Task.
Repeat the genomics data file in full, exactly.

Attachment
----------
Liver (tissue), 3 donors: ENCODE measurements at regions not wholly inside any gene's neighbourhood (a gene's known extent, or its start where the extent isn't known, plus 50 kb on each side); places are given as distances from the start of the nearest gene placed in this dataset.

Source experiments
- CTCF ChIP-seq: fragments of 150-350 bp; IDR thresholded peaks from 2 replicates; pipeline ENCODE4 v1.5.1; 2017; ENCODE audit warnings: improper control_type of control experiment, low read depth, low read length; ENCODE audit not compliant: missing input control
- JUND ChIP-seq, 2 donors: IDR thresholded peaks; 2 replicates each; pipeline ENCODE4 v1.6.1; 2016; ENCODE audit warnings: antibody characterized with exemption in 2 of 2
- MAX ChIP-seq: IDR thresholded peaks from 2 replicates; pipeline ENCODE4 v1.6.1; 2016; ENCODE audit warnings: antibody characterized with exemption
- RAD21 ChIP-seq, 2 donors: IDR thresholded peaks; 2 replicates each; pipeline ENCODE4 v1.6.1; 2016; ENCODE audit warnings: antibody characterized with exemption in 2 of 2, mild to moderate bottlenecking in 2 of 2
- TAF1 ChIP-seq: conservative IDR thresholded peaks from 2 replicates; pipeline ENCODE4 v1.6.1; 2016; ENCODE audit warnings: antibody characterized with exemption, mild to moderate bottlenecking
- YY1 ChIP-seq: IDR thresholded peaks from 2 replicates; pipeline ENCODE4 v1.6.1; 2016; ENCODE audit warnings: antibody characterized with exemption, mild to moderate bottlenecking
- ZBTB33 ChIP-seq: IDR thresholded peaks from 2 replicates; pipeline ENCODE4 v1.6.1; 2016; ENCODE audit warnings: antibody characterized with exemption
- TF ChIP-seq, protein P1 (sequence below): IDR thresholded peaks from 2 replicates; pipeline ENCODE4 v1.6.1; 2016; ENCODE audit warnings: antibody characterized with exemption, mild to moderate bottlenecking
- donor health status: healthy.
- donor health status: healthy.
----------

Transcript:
Liver (tissue), 3 donors: ENCODE measurements at regions not wholly inside any gene's neighbourhood (a gene's known extent, or its start where the extent isn't known, plus 50 kb on each side); places are given as distances from the start of the nearest gene placed in this dataset.

Source experiments
- CTCF ChIP-seq: fragments of 150-350 bp; IDR thresholded peaks from 2 replicates; pipeline ENCODE4 v1.5.1; 2017; ENCODE audit warnings: improper control_type of control experiment, low read depth, low read length; ENCODE audit not compliant: missing input control
- JUND ChIP-seq, 2 donors: IDR thresholded peaks; 2 replicates each; pipeline ENCODE4 v1.6.1; 2016; ENCODE audit warnings: antibody characterized with exemption in 2 of 2
- MAX ChIP-seq: IDR thresholded peaks from 2 replicates; pipeline ENCODE4 v1.6.1; 2016; ENCODE audit warnings: antibody characterized with exemption
- RAD21 ChIP-seq, 2 donors: IDR thresholded peaks; 2 replicates each; pipeline ENCODE4 v1.6.1; 2016; ENCODE audit warnings: antibody characterized with exemption in 2 of 2, mild to moderate bottlenecking in 2 of 2
- TAF1 ChIP-seq: conservative IDR thresholded peaks from 2 replicates; pipeline ENCODE4 v1.6.1; 2016; ENCODE audit warnings: antibody characterized with exemption, mild to moderate bottlenecking
- YY1 ChIP-seq: IDR thresholded peaks from 2 replicates; pipeline ENCODE4 v1.6.1; 2016; ENCODE audit warnings: antibody characterized with exemption, mild to moderate bottlenecking
- ZBTB33 ChIP-seq: IDR thresholded peaks from 2 replicates; pipeline ENCODE4 v1.6.1; 2016; ENCODE audit warnings: antibody characterized with exemption
- TF ChIP-seq, protein P1 (sequence below): IDR thresholded peaks from 2 replicates; pipeline ENCODE4 v1.6.1; 2016; ENCODE audit warnings: antibody characterized with exemption, mild to moderate bottlenecking
- donor health status: healthy.
- donor health status: healthy.